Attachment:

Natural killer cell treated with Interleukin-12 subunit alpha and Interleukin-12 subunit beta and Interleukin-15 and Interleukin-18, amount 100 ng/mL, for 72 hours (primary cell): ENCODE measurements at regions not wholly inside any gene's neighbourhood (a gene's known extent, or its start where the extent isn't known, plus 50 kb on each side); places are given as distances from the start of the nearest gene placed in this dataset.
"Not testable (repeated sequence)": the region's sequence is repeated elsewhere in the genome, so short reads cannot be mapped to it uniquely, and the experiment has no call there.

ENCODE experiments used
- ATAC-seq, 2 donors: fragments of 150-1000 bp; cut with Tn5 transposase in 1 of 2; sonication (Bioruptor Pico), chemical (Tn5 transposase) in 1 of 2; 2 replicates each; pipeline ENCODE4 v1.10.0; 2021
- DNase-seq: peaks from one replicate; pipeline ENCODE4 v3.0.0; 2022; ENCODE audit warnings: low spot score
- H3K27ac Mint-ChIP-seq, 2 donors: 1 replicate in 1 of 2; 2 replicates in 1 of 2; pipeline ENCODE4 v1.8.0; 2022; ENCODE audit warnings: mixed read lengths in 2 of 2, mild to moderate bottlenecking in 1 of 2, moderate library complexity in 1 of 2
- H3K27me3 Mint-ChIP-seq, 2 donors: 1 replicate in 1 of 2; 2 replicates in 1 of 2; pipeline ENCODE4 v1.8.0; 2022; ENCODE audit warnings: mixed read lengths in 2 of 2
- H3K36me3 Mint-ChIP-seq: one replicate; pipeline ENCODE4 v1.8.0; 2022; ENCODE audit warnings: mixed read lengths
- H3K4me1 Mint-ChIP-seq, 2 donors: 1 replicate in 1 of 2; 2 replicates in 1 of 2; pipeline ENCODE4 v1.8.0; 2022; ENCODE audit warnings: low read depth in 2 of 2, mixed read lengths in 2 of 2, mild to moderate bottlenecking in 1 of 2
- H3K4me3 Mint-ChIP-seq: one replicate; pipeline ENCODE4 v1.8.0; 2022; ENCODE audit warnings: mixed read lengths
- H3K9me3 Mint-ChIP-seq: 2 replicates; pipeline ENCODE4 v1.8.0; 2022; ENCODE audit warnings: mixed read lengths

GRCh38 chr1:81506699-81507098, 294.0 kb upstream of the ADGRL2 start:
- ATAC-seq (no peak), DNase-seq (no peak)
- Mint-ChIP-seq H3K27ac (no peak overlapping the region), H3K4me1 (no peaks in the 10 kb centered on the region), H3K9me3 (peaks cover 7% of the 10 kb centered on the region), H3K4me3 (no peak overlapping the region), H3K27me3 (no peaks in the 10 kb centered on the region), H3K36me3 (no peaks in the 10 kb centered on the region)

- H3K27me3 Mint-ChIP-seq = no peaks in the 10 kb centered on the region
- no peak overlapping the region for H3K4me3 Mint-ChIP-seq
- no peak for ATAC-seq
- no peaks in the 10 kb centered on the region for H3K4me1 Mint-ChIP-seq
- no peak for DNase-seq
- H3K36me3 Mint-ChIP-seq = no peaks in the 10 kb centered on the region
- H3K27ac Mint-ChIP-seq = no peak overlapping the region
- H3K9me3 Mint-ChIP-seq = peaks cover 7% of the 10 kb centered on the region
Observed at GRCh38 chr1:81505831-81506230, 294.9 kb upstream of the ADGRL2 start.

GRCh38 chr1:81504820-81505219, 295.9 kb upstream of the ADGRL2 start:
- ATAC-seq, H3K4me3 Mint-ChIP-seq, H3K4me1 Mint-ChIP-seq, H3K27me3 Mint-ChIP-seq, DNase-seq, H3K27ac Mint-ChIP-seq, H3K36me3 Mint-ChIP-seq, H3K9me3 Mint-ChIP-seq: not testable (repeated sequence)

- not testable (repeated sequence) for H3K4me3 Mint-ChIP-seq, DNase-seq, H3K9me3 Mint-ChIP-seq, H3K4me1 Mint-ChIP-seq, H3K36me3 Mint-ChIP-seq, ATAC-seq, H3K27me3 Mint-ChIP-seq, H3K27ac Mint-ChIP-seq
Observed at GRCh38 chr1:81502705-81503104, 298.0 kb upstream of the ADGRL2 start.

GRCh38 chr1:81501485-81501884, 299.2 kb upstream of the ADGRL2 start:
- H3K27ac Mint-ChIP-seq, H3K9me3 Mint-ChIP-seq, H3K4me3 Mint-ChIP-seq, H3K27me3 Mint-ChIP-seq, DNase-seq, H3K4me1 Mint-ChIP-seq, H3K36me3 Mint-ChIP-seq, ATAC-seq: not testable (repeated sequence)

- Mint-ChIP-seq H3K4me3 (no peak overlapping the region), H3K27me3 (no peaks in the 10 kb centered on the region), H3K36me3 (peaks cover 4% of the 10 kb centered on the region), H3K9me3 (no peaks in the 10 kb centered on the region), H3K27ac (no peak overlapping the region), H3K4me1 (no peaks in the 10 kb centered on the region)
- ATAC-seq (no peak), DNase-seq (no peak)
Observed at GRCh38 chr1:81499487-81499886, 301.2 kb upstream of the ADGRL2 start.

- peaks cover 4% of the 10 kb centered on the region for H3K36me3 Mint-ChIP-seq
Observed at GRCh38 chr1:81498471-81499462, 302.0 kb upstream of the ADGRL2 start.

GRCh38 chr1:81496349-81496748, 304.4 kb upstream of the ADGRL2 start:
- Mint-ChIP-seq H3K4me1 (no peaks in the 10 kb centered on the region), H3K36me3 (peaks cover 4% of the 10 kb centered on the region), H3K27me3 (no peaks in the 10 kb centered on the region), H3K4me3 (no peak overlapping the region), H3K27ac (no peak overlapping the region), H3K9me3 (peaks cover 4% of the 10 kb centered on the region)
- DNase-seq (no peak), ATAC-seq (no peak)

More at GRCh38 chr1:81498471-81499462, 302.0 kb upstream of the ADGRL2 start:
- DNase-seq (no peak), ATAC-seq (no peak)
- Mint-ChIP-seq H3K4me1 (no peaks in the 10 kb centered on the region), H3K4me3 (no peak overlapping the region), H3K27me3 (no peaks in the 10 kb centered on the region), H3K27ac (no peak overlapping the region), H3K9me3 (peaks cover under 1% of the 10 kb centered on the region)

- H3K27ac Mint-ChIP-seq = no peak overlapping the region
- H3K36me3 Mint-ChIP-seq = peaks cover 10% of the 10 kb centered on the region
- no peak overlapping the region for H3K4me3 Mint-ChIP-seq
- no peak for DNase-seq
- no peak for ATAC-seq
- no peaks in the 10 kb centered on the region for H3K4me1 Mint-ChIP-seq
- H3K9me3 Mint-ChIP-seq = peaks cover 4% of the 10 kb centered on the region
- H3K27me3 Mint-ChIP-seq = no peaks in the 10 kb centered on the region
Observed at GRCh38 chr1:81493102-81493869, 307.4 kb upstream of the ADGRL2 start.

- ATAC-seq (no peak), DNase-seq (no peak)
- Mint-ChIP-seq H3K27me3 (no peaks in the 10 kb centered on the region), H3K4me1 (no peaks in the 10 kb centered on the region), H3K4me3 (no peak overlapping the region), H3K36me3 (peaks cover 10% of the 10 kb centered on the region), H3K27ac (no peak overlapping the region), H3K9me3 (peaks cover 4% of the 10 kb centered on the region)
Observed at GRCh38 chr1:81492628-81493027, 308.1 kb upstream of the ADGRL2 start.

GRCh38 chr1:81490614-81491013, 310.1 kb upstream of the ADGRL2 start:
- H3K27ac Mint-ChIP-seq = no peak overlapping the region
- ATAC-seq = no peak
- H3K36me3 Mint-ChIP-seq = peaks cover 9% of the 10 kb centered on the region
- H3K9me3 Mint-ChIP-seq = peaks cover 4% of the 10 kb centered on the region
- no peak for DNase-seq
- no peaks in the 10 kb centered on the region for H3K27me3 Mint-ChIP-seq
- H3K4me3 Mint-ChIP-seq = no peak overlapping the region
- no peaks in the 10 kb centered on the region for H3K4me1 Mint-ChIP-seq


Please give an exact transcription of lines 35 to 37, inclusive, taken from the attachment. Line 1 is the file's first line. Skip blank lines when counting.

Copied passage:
GRCh38 chr1:81496349-81496748, 304.4 kb upstream of the ADGRL2 start:
- Mint-ChIP-seq H3K4me1 (no peaks in the 10 kb centered on the region), H3K36me3 (peaks cover 4% of the 10 kb centered on the region), H3K27me3 (no peaks in the 10 kb centered on the region), H3K4me3 (no peak overlapping the region), H3K27ac (no peak overlapping the region), H3K9me3 (peaks cover 4% of the 10 kb centered on the region)
- DNase-seq (no peak), ATAC-seq (no peak)